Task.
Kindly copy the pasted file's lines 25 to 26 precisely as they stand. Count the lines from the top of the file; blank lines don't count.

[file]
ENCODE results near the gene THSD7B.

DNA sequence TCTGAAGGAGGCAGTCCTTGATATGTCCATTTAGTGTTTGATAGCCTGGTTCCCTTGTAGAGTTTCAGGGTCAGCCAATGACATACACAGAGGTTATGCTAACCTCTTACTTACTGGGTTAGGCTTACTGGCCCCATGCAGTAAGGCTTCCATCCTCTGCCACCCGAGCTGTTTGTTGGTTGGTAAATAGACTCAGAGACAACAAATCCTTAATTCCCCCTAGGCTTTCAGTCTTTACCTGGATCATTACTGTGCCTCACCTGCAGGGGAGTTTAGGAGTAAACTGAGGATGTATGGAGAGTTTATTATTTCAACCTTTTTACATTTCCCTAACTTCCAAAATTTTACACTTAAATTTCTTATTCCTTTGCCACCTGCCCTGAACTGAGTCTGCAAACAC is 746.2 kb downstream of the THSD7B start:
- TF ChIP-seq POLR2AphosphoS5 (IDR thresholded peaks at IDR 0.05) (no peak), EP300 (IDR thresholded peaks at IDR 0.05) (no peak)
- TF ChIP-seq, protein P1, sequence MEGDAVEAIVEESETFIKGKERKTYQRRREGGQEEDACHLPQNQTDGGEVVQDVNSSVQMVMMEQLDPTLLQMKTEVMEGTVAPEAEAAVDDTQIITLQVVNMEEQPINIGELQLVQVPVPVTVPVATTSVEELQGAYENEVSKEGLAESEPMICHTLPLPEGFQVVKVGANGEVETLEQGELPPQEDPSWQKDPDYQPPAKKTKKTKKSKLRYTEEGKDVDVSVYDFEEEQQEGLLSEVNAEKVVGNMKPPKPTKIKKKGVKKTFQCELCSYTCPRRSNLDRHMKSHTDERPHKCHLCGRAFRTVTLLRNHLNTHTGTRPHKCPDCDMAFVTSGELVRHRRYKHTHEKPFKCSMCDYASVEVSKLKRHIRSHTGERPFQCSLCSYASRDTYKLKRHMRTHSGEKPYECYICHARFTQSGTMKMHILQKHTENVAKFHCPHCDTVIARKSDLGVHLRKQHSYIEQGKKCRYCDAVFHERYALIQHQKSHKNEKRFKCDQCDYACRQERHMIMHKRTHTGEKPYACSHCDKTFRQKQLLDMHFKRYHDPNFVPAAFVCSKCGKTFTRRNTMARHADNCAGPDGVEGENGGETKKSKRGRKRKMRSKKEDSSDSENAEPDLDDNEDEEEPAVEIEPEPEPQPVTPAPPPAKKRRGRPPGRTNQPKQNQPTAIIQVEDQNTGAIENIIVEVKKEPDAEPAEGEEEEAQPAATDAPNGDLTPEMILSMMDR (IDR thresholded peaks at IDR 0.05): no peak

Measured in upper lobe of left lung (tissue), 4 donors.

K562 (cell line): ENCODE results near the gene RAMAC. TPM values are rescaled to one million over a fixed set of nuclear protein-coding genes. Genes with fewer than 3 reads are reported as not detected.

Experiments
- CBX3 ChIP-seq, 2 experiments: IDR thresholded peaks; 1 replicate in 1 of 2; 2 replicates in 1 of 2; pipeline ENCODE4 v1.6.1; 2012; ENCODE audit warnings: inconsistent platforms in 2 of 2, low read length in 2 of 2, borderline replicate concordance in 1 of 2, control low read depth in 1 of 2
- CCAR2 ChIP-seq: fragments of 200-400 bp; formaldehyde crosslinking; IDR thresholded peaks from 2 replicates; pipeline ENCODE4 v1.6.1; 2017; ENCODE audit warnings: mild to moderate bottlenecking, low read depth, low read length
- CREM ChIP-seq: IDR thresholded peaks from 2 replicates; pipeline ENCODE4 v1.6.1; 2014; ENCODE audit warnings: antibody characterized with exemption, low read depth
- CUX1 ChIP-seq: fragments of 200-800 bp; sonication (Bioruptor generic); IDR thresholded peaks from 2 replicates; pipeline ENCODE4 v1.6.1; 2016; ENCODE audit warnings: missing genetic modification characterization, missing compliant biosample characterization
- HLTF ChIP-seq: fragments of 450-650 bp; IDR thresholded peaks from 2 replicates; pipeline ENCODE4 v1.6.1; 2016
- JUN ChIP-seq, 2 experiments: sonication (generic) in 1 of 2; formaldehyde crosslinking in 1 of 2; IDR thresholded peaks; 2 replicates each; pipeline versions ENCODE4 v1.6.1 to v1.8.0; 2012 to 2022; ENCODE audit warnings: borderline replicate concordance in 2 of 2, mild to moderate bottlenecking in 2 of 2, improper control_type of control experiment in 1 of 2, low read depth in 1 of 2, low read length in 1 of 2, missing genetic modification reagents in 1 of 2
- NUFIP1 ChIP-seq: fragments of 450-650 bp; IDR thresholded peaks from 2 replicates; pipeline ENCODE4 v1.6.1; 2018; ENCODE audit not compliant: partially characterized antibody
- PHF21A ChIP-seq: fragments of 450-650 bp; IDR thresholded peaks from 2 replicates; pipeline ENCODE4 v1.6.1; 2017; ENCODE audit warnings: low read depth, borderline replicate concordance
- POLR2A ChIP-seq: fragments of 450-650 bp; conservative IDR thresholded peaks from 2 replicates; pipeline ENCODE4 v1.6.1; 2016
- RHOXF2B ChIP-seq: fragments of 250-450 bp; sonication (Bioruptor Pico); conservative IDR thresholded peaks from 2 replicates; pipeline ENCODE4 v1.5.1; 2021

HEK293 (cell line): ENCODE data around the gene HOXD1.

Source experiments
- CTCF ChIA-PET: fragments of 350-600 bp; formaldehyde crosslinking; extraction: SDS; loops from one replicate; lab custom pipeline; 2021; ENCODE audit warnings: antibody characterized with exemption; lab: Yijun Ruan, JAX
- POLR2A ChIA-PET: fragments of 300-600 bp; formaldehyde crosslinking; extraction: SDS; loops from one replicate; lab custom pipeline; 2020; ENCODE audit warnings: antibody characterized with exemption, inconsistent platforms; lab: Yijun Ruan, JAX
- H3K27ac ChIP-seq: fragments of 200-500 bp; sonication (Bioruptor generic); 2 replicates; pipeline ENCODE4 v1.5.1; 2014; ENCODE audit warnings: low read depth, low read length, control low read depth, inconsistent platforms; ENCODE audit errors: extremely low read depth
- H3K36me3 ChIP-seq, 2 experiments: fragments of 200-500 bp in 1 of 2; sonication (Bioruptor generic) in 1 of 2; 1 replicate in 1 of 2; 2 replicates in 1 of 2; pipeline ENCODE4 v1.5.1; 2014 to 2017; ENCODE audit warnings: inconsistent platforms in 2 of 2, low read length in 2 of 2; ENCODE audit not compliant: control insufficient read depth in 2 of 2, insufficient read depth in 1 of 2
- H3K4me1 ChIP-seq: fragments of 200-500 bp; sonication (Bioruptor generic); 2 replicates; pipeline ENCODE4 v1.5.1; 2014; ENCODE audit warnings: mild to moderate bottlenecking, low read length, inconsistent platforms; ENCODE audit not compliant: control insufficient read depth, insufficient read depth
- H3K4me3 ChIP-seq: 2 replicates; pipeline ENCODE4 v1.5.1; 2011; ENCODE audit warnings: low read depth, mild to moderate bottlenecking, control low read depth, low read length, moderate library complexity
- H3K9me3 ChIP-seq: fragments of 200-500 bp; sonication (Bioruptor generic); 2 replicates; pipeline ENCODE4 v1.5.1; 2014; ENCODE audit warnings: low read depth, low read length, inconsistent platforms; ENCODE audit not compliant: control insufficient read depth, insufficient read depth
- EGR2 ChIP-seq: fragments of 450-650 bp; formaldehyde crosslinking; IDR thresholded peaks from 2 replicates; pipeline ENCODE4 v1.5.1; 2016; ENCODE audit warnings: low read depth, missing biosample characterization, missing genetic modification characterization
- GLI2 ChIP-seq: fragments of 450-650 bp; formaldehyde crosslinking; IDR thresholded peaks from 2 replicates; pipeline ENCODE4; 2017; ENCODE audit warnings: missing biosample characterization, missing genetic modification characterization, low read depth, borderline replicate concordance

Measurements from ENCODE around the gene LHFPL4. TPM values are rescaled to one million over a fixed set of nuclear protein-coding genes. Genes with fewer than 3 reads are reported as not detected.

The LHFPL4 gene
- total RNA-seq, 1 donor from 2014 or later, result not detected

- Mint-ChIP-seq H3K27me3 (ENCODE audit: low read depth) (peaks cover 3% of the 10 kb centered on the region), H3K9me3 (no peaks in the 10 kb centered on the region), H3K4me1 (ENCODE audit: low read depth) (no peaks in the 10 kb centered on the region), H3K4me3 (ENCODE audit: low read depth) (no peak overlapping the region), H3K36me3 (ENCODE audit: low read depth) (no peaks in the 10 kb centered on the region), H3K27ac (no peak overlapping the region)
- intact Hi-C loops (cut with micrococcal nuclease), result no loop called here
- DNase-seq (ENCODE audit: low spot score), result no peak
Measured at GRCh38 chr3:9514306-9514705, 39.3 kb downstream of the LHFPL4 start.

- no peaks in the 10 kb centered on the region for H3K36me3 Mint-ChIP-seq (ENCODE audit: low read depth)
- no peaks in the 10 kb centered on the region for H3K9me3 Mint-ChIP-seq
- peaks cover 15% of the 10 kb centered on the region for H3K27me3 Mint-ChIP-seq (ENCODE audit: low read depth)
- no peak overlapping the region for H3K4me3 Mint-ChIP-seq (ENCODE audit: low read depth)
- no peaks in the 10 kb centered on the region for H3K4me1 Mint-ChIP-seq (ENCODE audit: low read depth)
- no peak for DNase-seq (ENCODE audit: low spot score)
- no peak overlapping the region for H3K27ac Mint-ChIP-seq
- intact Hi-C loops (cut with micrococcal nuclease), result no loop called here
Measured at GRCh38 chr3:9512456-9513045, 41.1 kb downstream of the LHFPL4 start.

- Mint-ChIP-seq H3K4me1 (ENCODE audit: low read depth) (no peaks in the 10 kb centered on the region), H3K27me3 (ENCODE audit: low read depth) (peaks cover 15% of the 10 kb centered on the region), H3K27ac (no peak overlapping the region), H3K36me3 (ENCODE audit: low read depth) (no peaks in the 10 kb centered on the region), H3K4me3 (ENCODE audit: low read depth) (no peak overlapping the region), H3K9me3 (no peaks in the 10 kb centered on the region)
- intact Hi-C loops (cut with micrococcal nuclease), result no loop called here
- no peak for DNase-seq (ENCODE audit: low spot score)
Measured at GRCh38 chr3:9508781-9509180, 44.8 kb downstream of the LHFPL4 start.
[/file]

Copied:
- H3K4me3 ChIP-seq: 2 replicates; pipeline ENCODE4 v1.5.1; 2011; ENCODE audit warnings: low read depth, mild to moderate bottlenecking, control low read depth, low read length, moderate library complexity
- H3K9me3 ChIP-seq: fragments of 200-500 bp; sonication (Bioruptor generic); 2 replicates; pipeline ENCODE4 v1.5.1; 2014; ENCODE audit warnings: low read depth, low read length, inconsistent platforms; ENCODE audit not compliant: control insufficient read depth, insufficient read depth